by Joe Bollig
BALDWIN — There were a lot of happy people at the dedication of the new cemetery shelter here on May 26, but the happiest was probably the pastor of Annunciation Parish.
“You can see a smile on my face,” said Father Jomon Palatty, MSFS. “We have been really praying for beautiful weather, and here it is. . . . How blessed we are.”
May this year had been an especially soggy month with frequent rains, full creeks and rivers, and flash flood warnings.
But not on May 26. For the day of the outdoor Mass and blessing, held under a tent provided by the Knights of Columbus, the breezes were gentle and the sky was absent of rain. The trees and grass were vibrantly green from a month of moisture.
Archbishop Joseph F. Naumann was the main celebrant and homilist of the Mass, and he blessed the new cemetery shelter.
“It’s a joy to be with you today and to celebrate Mass in this ‘green cathedral,’” said Archbishop Naumann.
Construction began in November 2018 and concluded in April. The low-maintenance shelter is built of buff brick on a cement slab, measuring 12 feet by 24 feet. The metal roof is supported by four brick pillars in front and a wall in back. The sides are open.
In the center of the back wall is a plain, stone cross. Flanking the cross are directories for Mount Calvary Cemetery on the left and Prairie City Cemetery on the right. Donor plaques are also on the wall. Forty-five individuals and families donated funds for the project.
What looks like one is actually two adjoining cemeteries. The south half is the Catholic cemetery, bought in 1867, although the first datable grave is from 1863. The north half is named for Prairie City, which was founded in 1859, but dwindled and became a ghost town. A small, stone, mission Catholic church existed nearby between 1857 and 1893.
Mount Calvary and Prairie City cemeteries are located on the southwest edge of Baldwin, slightly into the countryside, not far from the Midland Railroad Depot.
For several years, the cemetery directories were on a shed-like wooden building that was formerly the Media town library, but it deteriorated and was demolished in 2012. The new shelter was built on the former structure’s site.
In his homily, Archbishop Naumann thanked the pastor and parishioners for inviting him to bless the new structure. He also talked about the significance of a Catholic cemetery in terms of Christian belief.
“It’s important for us as Christians always to keep the memory of those who have died and gone before us,” he said. “The care we have for the remains of those who have died is a special part of our Christian spirituality.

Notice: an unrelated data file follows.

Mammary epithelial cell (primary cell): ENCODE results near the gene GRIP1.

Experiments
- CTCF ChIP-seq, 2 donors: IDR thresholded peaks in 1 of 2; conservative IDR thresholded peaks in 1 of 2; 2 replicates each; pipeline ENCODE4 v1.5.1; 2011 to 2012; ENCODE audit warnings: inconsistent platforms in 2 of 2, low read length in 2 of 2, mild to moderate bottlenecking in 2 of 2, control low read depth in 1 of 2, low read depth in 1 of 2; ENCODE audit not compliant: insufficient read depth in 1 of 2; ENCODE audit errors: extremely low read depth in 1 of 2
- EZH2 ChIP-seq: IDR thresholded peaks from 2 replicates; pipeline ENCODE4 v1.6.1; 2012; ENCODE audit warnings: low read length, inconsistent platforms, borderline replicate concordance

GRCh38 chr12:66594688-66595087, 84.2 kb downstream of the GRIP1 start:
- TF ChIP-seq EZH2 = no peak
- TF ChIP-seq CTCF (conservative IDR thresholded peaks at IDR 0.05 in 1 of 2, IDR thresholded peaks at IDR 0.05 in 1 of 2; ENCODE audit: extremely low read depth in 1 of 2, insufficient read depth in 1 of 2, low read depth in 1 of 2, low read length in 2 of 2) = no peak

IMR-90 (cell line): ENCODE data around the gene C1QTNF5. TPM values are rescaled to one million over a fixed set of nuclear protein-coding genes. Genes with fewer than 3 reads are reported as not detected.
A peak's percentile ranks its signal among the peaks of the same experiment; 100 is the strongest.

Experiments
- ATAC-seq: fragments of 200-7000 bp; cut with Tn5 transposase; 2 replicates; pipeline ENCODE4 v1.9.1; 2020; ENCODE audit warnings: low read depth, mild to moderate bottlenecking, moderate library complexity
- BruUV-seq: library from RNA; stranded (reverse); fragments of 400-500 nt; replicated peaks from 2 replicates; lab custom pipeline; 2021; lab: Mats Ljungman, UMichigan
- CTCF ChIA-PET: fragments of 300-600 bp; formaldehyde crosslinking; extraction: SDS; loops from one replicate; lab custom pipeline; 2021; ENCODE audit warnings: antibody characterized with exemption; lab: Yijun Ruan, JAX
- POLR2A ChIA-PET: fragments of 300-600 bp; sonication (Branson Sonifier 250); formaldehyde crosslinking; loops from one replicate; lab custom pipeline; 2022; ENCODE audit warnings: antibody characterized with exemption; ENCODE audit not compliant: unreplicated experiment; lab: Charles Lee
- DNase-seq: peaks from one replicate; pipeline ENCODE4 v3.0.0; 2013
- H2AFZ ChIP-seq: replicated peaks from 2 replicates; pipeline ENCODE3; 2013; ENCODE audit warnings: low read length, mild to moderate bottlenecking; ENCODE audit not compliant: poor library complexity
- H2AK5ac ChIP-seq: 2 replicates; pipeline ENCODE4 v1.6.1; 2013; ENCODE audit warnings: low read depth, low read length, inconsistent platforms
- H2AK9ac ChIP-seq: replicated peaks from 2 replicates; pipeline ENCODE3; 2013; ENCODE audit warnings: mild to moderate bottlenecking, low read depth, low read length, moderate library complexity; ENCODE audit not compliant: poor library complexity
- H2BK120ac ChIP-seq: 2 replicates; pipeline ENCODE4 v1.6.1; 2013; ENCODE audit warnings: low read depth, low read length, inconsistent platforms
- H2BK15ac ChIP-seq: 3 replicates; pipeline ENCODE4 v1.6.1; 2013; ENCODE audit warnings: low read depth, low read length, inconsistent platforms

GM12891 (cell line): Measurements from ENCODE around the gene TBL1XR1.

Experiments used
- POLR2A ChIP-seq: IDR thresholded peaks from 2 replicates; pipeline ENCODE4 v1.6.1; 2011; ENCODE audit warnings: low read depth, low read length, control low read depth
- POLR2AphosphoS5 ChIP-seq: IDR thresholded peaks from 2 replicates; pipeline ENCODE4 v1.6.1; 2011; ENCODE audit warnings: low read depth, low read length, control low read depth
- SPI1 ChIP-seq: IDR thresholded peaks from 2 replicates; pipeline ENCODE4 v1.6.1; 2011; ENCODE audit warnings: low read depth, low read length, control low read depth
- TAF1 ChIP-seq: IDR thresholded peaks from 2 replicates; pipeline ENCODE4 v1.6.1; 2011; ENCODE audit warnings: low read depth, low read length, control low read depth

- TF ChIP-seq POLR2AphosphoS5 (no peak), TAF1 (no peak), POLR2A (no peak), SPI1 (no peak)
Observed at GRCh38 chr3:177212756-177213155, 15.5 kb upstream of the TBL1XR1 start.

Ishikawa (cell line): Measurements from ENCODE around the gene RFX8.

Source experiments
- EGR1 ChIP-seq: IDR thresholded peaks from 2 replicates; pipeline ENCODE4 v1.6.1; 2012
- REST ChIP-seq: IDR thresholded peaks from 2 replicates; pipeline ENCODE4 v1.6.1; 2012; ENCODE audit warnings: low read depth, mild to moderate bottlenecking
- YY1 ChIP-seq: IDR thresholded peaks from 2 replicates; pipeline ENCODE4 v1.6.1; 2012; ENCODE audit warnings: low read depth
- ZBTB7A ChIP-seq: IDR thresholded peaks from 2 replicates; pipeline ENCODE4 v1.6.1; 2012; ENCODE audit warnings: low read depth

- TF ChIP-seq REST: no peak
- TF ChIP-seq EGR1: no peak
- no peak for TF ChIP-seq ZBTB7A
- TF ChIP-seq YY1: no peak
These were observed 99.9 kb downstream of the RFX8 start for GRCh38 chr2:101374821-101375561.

“It shows a faith in the victory of Christ over death, but it also shows a faith in the reality that our bodies are these human temples that carry the very life of God within them. And that Jesus has promised that not only our spirits will live with him, but our bodies will be raised up as well. This is a central belief that we have as Catholics.”
Before the conclusion of the Mass, Father Jomon thanked several people who played specific roles in the planning and construction of the cemetery shelter. He also thanked the donors. He noted that fundraising chairman Dave Hill raised the $50,000 cost of the project in 60 days. Cemetery sexton Larry Butell, who supervised the construction, was given a statue of St. Joseph blessed by Archbishop Naumann.
It is good to read news from Baldwin, Kansas, where I lived in the last half of the decade of 1980’s. I was a neighbor of Marian Madel, perhaps one of the living saints I met in my lifetime. She drove into our driveway of our 18 acre farm south of Lawrence and northeast of Baldwin, Kansas shortly after our arrival. She said, “The Bible says we are suppose to be kind to our neighbors.” She offered to pick me up and take me to mass in Baldwin, Kansas. We became very good friends. She became like a mother to me and I became like a daughter. She took care of her father who became blind before he died. She was so saintly!!! She was a retired teacher. When I moved to Lenox, Mass., she told me to come home and move into the country school where she used to teach. She had developed an accordian band at the school. In her retirement, she made a quilt each week. She would bake 30 pies and freeze them for the fundraiser for the Catholic Church. Fr. Jerry was the pastor. He gave me a hundred dollar bill when he learned that my bank account had been closed and I was broke. God bless Fr. Jerry and God bless the soul of my beloved friend, Marian Modle. I became a Catholic in 1998 after selling the farmette and moving back to the San Francisco Bay Area. God bless the family of St. Marian, my personal saint and adopted mother. Love and God’s blessings to all, Susan Carol Ax, formerly Bernstein.